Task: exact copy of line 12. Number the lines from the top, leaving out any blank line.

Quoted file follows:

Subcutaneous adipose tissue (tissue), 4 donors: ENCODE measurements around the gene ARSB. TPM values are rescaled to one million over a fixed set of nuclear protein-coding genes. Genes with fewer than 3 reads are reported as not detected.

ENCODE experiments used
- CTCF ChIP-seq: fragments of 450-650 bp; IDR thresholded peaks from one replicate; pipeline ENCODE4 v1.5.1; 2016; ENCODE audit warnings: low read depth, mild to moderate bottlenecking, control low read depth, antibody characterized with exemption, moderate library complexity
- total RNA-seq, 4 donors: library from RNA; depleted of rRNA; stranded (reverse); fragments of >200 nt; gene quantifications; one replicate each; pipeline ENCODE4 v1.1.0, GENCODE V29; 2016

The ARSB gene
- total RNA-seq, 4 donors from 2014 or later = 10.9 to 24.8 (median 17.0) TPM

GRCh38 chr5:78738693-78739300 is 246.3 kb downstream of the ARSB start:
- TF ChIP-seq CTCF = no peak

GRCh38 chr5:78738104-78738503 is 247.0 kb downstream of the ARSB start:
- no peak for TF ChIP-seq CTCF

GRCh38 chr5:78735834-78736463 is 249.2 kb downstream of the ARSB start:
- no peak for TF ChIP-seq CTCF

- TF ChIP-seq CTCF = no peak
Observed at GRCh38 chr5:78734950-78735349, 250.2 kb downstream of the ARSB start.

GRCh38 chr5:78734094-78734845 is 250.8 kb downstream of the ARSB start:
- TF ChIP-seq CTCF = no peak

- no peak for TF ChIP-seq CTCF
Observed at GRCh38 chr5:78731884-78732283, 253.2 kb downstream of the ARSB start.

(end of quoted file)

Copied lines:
- no peak for TF ChIP-seq CTCF